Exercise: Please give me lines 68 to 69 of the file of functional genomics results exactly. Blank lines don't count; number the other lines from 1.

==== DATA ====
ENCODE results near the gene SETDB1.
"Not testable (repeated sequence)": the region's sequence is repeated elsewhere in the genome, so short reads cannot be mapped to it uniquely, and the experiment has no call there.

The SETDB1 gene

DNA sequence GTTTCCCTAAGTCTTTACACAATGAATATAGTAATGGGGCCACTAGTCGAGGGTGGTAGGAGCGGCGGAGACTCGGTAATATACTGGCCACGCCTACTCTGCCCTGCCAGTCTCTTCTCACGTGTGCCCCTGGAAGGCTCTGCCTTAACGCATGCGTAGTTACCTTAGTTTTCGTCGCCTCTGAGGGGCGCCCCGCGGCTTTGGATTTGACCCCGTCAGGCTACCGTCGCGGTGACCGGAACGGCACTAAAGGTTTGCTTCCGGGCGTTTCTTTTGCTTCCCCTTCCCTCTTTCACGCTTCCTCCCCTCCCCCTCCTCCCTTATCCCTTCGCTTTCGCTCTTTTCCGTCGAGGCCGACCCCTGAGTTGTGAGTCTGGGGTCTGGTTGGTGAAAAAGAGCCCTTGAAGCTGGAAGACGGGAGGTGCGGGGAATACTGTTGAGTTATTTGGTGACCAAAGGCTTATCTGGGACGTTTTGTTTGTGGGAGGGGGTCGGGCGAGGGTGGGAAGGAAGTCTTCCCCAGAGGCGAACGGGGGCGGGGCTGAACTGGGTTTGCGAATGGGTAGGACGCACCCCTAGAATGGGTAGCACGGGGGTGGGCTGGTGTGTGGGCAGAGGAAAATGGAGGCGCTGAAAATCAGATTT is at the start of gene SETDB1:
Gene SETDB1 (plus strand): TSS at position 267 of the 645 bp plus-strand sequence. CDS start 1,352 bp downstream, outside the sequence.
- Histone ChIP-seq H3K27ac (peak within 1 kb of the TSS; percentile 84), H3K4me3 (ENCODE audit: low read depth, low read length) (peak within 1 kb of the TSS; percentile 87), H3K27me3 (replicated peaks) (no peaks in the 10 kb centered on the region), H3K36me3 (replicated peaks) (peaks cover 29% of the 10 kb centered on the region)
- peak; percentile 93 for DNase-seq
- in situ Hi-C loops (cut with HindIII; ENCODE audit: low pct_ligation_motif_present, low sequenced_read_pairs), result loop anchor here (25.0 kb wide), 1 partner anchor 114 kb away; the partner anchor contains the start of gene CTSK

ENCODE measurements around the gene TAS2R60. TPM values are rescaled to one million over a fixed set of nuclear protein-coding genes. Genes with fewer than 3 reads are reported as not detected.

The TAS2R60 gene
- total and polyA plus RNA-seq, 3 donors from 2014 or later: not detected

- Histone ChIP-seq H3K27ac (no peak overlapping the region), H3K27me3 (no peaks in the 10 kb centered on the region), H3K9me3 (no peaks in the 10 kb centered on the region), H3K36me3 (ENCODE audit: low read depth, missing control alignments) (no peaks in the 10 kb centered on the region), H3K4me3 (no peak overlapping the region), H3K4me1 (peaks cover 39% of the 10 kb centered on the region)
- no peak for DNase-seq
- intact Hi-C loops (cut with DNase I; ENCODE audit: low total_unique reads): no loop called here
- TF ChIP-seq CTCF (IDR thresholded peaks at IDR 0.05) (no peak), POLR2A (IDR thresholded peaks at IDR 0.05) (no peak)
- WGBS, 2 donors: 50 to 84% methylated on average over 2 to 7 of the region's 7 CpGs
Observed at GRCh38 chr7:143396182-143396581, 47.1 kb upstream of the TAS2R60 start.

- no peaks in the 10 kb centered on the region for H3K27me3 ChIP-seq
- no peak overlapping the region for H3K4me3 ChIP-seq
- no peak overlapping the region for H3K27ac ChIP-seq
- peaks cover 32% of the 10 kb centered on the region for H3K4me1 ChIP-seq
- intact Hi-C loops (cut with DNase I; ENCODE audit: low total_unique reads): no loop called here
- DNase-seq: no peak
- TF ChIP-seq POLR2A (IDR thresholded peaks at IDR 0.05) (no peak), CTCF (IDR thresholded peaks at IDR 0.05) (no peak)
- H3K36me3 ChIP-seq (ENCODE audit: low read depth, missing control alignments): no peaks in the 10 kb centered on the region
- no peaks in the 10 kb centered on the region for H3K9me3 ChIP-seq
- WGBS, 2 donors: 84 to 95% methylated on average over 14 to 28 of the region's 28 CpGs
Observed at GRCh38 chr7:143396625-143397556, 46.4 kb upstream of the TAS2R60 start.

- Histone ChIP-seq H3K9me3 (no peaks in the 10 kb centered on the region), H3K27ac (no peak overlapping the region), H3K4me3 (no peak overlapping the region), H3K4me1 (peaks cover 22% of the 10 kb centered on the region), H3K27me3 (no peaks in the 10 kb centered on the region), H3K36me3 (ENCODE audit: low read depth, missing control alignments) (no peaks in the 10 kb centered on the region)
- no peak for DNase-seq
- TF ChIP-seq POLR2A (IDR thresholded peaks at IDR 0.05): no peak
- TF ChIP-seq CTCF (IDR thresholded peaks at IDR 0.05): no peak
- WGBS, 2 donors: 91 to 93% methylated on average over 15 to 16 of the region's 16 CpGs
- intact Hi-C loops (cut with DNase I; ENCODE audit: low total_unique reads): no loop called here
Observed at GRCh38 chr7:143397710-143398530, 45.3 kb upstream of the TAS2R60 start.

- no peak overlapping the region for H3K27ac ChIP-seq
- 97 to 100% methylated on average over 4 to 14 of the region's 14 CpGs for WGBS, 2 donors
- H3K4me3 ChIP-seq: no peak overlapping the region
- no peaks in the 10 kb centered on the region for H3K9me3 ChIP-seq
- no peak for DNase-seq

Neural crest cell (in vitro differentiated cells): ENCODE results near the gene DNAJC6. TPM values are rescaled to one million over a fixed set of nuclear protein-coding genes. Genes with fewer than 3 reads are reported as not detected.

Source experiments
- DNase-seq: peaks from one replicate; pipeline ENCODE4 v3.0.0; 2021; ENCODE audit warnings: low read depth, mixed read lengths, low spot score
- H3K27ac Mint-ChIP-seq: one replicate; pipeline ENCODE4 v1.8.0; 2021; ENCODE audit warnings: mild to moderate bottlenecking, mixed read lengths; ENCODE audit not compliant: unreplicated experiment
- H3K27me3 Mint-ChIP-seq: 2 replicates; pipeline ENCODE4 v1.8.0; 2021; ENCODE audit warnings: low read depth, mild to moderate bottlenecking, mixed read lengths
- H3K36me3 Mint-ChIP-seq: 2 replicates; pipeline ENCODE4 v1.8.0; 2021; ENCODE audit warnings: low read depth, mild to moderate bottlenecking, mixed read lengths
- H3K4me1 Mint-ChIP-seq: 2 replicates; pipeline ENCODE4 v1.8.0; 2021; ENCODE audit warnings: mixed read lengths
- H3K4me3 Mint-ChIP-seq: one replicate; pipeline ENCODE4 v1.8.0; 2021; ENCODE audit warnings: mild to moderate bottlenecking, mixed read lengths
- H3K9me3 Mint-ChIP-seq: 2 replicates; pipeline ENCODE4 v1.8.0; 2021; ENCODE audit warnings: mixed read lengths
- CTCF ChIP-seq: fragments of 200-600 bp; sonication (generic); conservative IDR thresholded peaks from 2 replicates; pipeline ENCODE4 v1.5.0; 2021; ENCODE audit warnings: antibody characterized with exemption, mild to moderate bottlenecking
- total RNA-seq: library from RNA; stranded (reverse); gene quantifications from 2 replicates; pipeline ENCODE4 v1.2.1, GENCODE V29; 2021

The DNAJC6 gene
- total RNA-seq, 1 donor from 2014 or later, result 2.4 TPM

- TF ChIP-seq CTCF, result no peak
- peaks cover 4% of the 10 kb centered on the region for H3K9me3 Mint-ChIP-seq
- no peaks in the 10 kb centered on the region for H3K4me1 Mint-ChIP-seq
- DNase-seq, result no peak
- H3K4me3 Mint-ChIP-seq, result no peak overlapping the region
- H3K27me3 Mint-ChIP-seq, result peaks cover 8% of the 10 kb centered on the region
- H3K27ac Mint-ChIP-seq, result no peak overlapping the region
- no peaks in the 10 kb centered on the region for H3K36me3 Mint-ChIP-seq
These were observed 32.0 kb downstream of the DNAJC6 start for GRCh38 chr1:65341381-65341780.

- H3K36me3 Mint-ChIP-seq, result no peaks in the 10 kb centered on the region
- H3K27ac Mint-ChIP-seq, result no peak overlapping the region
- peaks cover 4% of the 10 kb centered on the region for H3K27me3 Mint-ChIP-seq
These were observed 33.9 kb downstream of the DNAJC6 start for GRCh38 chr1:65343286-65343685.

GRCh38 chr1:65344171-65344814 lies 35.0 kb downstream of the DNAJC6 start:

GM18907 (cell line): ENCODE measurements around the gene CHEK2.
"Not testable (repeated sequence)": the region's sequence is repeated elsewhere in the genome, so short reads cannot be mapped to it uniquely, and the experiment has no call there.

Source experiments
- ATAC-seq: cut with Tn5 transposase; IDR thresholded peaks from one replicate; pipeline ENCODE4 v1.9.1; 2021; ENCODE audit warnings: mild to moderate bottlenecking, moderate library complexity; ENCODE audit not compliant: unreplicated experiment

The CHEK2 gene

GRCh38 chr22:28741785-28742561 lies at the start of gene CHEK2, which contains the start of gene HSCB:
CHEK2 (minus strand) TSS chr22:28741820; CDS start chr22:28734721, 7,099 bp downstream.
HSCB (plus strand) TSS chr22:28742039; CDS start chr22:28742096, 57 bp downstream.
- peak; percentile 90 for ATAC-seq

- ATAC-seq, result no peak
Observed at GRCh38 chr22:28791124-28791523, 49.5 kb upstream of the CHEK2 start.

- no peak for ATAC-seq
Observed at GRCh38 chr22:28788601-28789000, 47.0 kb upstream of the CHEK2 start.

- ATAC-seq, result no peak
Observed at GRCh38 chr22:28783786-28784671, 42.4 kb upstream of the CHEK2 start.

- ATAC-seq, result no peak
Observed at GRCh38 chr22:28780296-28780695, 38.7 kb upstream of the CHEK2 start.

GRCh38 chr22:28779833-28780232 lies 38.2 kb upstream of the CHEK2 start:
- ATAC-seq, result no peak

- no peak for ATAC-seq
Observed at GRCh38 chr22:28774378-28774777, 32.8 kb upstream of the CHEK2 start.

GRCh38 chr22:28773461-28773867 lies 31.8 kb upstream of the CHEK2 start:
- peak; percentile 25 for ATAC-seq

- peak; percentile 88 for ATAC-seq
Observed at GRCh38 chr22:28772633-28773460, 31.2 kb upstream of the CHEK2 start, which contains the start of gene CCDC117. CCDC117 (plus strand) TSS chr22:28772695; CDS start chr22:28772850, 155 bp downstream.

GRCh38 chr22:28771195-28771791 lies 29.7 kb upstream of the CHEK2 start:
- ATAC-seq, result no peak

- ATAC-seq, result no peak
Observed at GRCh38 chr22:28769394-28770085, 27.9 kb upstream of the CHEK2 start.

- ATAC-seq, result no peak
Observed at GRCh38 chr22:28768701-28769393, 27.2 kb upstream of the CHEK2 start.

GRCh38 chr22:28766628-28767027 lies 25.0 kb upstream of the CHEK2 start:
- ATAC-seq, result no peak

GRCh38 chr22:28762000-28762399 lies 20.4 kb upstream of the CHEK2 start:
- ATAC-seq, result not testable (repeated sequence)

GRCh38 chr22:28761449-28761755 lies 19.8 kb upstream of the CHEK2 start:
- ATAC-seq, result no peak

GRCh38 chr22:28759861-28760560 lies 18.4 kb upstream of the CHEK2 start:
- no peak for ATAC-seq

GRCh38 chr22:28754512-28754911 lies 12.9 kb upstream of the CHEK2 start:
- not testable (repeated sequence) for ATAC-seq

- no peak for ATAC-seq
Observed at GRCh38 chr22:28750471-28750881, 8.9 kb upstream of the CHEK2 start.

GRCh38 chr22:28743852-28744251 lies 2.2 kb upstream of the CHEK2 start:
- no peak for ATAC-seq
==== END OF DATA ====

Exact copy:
GM18907 (cell line): ENCODE measurements around the gene CHEK2.
"Not testable (repeated sequence)": the region's sequence is repeated elsewhere in the genome, so short reads cannot be mapped to it uniquely, and the experiment has no call there.